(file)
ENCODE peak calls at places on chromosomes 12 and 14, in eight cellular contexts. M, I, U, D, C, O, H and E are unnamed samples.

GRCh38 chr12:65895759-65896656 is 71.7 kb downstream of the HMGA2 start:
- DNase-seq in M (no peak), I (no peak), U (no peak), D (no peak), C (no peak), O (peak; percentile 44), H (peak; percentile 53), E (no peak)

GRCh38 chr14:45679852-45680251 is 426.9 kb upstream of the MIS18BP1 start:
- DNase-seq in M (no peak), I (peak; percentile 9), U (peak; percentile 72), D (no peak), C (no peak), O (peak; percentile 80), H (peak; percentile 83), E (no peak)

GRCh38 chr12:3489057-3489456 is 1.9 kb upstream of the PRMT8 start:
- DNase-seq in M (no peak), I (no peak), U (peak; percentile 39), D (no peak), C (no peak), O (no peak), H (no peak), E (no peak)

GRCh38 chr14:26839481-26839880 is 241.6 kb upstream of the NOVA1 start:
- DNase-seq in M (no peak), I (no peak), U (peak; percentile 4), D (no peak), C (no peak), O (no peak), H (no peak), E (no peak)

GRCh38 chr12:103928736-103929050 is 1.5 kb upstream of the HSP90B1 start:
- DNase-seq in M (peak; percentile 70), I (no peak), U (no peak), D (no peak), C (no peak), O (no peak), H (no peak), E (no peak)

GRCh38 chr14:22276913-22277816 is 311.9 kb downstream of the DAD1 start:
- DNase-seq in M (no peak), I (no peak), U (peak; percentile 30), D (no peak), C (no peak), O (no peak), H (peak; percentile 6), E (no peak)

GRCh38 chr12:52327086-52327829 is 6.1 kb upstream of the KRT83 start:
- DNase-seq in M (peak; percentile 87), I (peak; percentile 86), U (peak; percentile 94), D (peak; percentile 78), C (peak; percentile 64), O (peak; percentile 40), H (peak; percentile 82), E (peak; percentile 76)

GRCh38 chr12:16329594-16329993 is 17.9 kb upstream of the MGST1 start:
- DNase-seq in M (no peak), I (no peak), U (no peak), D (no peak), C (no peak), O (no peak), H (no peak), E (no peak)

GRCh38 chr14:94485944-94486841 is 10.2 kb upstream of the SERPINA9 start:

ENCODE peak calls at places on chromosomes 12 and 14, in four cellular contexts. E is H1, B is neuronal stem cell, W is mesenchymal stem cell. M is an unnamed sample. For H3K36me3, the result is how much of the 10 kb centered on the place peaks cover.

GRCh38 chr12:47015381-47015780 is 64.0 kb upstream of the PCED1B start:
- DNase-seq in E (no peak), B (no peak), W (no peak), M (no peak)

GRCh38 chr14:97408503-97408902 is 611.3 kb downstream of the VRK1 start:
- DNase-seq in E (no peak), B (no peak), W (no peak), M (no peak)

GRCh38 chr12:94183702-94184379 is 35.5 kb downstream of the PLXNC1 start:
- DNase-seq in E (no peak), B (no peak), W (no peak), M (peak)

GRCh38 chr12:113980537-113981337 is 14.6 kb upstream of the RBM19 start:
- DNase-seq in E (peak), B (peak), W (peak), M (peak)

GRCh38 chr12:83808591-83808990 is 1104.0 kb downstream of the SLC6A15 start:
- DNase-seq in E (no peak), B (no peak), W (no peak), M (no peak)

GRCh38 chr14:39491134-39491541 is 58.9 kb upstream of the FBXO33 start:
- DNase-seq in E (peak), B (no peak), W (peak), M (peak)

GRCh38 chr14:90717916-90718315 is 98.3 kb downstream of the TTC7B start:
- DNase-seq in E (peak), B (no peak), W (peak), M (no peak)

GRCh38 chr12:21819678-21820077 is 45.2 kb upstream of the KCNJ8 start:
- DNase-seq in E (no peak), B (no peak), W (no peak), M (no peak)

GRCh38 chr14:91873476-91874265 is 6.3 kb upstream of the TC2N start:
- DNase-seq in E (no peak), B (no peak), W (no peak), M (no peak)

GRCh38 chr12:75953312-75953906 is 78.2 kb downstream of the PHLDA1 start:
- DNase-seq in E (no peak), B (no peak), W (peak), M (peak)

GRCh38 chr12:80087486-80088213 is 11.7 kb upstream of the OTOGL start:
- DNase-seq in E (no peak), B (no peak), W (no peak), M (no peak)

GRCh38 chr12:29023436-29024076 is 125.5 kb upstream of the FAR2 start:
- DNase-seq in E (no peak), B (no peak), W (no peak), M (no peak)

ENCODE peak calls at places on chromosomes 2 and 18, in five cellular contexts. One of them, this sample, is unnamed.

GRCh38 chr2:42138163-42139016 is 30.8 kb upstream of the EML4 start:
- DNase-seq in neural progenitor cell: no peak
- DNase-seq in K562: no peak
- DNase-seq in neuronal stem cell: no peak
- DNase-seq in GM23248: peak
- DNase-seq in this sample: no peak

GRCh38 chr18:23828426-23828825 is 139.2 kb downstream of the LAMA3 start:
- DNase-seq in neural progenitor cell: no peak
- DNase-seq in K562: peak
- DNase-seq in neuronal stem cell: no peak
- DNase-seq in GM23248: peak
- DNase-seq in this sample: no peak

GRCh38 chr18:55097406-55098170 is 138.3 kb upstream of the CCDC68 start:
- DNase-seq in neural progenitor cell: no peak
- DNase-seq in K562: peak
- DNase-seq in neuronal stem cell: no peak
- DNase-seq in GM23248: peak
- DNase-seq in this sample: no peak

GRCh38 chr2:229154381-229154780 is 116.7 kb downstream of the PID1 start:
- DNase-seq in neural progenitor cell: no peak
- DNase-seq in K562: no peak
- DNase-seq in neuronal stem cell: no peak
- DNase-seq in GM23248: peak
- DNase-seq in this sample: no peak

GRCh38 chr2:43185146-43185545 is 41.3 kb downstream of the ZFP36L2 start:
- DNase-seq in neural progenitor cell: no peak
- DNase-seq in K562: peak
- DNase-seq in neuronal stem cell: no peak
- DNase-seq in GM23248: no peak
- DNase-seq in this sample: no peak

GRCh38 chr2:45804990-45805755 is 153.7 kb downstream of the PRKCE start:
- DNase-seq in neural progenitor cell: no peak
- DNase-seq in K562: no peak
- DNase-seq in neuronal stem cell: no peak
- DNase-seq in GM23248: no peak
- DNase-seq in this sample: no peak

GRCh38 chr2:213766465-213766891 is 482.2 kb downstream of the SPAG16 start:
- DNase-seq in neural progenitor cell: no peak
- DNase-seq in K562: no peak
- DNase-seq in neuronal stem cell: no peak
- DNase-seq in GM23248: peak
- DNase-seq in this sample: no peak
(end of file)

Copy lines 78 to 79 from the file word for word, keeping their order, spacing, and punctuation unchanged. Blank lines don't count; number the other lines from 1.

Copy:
- DNase-seq in neuronal stem cell: no peak
- DNase-seq in GM23248: no peak